Individuals and societies
I. Course description and aims
The MYP individuals and societies subject group incorporates disciplines traditionally studied under humanities and social sciences. This subject group encourages learners to respect and understand the world around them, and equips them with the necessary skills to inquire into historical, geographical, political, social, economic, and cultural factors that affect individuals, societies and environments.
The study of individuals and societies helps students to appreciate critically the diversity of human culture, attitudes and beliefs. Courses in this subject group are important for helping students to recognize that both content and methodology can be debatable and controversial, and for practising the tolerance of uncertainty.
The IB’s approach to this subject area includes a strong focus on inquiry and investigation. Students collect, describe and analyse data; test hypotheses; and learn how to interpret increasingly complex information, including original source material. This focus on real-world examples, research and analysis is an essential aspect of the subject group.
The aims of MYP individuals and societies are to encourage and enable students to:
- appreciate human and environmental commonalities and diversity
- understand the interactions and interdependence of individuals, societies and the environment
- understand how both environmental and human systems operate and evolve
- identify and develop concern for the well-being of human communities and the natural environment
- act as responsible citizens of local and global communities
- develop inquiry skills that lead towards conceptual understandings of the relationships between individuals, societies and the environments in which they live.
II. Curriculum overview
For MYP individuals and societies, schools develop courses in integrated humanities, history, economics, geography, philosophy, sociology /anthropology, business management, psychology, and world religions.
The MYP promotes inquiry in these subjects by developing conceptual understanding within global contexts.
Key concepts such as change, global interactions, time, place and space, and systemsbroadly frame the MYP curriculum.
Related concepts promote deeper learning grounded in specific disciplines. Examples of related concepts in MYP individual and societies include causality, globalization, cultureand sustainability.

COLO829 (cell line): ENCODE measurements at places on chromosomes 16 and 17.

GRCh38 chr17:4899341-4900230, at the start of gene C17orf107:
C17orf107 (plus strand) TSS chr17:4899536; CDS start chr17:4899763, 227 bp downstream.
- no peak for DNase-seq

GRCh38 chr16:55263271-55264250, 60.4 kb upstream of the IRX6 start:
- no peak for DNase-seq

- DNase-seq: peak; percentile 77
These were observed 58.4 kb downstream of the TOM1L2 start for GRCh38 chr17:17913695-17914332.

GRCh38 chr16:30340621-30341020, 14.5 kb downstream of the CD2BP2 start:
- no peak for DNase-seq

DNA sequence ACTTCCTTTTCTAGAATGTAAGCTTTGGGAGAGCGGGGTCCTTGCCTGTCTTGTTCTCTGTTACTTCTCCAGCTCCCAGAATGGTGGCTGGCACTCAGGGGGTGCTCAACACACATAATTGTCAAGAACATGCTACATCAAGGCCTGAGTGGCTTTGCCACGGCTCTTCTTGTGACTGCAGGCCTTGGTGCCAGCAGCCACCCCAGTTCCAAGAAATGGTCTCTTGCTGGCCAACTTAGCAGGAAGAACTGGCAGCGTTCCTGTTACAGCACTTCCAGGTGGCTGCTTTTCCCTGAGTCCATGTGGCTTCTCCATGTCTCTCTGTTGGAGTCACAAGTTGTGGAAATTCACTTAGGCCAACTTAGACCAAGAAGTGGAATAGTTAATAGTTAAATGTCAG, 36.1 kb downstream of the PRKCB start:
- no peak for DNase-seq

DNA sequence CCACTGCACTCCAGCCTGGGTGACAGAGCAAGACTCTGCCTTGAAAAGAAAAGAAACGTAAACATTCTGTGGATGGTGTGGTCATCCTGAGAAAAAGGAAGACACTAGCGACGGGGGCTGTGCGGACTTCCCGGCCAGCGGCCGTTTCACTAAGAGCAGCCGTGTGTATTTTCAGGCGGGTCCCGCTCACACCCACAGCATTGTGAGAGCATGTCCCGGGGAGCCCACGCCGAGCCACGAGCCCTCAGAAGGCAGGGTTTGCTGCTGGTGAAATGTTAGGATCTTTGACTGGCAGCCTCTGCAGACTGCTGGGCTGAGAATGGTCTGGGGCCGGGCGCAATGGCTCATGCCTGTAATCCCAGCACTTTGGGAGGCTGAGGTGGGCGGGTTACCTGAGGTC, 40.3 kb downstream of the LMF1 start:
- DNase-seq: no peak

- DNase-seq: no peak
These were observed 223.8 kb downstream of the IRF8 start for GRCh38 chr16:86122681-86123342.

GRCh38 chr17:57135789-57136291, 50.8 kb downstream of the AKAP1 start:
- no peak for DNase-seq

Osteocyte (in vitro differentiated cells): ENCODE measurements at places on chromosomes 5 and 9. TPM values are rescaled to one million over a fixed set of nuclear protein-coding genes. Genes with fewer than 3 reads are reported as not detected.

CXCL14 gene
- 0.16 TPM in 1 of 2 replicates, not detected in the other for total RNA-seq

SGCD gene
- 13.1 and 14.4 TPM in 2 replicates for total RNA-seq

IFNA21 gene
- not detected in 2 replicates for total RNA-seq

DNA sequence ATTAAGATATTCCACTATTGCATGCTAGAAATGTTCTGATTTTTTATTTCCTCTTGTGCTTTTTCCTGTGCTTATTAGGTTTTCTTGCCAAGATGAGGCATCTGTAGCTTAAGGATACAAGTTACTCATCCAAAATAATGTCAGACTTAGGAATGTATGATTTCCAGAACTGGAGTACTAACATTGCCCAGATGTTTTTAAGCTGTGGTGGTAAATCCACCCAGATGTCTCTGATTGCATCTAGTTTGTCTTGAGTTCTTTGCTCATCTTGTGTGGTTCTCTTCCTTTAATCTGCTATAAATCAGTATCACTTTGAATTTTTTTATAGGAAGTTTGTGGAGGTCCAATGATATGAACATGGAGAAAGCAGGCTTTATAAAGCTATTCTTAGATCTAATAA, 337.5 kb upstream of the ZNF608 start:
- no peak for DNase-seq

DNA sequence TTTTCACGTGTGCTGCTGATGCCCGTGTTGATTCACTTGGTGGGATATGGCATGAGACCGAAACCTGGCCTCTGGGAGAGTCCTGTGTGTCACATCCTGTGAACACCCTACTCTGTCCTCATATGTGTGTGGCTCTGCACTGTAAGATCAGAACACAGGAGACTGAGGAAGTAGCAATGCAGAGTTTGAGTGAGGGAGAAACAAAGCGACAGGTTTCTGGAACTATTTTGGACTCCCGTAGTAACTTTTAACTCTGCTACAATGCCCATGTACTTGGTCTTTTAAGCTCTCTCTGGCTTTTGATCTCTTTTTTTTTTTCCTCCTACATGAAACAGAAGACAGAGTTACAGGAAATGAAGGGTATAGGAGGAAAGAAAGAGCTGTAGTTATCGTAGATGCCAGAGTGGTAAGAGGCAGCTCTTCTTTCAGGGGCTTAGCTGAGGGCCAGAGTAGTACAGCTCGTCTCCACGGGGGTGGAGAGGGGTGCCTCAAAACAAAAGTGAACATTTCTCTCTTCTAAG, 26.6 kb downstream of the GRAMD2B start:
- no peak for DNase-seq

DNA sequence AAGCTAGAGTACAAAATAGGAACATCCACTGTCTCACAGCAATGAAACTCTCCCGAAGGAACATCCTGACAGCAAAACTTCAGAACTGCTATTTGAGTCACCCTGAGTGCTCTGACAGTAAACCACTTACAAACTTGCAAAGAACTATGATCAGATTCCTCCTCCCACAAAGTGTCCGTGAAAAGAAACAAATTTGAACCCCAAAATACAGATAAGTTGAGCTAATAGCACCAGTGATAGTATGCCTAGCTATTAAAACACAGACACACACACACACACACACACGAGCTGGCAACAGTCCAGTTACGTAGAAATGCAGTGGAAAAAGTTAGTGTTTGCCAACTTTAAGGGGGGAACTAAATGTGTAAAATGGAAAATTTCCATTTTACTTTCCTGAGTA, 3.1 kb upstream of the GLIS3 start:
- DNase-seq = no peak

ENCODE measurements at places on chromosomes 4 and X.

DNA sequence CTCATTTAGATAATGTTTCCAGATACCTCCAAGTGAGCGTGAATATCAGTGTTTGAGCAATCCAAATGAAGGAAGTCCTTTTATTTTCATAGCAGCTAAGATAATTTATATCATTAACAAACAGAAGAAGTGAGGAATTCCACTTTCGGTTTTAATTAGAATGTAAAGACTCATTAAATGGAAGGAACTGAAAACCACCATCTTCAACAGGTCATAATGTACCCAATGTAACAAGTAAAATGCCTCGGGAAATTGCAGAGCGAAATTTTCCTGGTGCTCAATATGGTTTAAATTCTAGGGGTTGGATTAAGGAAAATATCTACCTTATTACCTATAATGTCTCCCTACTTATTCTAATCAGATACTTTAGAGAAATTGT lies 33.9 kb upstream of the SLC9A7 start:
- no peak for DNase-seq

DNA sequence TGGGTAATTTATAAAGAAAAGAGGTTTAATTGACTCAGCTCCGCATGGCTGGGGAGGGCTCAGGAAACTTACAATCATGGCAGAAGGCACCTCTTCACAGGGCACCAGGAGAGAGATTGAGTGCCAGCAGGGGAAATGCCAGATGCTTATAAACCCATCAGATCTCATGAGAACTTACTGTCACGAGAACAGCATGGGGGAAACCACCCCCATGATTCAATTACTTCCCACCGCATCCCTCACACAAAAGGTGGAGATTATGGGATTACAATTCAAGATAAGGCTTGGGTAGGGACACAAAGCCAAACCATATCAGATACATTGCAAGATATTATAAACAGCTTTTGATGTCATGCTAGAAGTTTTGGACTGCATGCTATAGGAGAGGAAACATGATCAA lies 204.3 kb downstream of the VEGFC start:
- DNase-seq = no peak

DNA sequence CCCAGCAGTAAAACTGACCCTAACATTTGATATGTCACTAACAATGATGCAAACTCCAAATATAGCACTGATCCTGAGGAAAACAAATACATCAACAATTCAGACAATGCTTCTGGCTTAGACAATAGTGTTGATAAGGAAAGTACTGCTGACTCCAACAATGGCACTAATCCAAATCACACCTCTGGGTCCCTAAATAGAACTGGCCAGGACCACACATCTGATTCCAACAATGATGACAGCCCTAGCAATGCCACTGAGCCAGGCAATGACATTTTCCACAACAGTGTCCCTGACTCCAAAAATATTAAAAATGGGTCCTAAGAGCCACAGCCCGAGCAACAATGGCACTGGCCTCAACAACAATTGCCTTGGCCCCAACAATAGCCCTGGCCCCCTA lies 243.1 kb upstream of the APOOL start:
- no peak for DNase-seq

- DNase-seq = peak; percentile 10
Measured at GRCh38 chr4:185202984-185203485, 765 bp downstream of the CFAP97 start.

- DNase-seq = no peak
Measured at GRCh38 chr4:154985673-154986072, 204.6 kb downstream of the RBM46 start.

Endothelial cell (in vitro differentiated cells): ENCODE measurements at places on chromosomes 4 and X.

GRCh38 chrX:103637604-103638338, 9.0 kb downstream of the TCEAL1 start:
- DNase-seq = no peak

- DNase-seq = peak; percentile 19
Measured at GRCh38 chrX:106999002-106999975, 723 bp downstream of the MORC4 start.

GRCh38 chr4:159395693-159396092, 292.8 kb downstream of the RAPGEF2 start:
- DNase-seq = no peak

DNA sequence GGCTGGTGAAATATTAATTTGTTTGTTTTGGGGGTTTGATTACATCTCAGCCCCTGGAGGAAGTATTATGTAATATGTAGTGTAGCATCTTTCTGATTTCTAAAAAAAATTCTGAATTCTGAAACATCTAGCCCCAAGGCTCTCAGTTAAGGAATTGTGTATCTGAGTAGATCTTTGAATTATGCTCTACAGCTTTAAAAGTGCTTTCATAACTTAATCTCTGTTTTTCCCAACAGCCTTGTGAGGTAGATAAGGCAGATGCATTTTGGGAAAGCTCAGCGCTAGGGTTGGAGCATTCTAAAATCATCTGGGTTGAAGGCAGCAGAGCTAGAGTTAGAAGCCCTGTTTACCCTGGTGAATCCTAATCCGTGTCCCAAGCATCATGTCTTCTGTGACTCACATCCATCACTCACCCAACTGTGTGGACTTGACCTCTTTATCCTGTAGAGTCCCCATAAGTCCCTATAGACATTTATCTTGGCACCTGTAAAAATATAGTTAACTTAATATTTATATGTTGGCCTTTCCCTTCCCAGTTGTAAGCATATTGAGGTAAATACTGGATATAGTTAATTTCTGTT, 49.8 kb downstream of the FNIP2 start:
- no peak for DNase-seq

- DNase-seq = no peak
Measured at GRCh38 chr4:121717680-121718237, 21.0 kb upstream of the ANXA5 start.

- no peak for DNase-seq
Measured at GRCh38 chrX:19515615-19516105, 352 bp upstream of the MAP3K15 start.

Students explore key and related concepts through MYP Global Contexts.
- Identities and relationships
- Orientation in space and time
- Personal and cultural expression
- Scientific and technical innovation
- Globalization and sustainability
- Fairness and development
The MYP curriculum framework offers schools flexibility to determine engaging, relevant, challenging and significant content that meets local and national curriculum requirements. This inquiry-based curriculum explores factual, conceptual and debatable questions in the study of individuals and societies.
The MYP requires at least 50 hours of teaching time for each subject area in each year of the programme. For students participating in MYP eAssessment, the IB recommends 70 hours of guided learning each year in MYP years 4 and 5
III. Assessment Criteria
Each individuals and societies objective corresponds to one of four equally weighted assessment criteria. Each criterion has eight possible achievement levels (1–8), divided into four bands with unique descriptors that teachers use to make judgments about students’ work.
Criterion A: Knowing and understanding
Students develop factual and conceptual knowledge about individuals and societies.
Criterion B: Investigating
Students develop systematic research skills and processes associated with disciplines in the humanities and social sciences. Students develop successful strategies for investigating independently and in collaboration with others.
Criterion C: Communicating
Students develop skills to organize, document and communicate their learning using a variety of media and presentation formats.
Criterion D: Thinking critically
Students use critical-thinking skills to develop and apply their understanding of individuals and societies and the process of investigation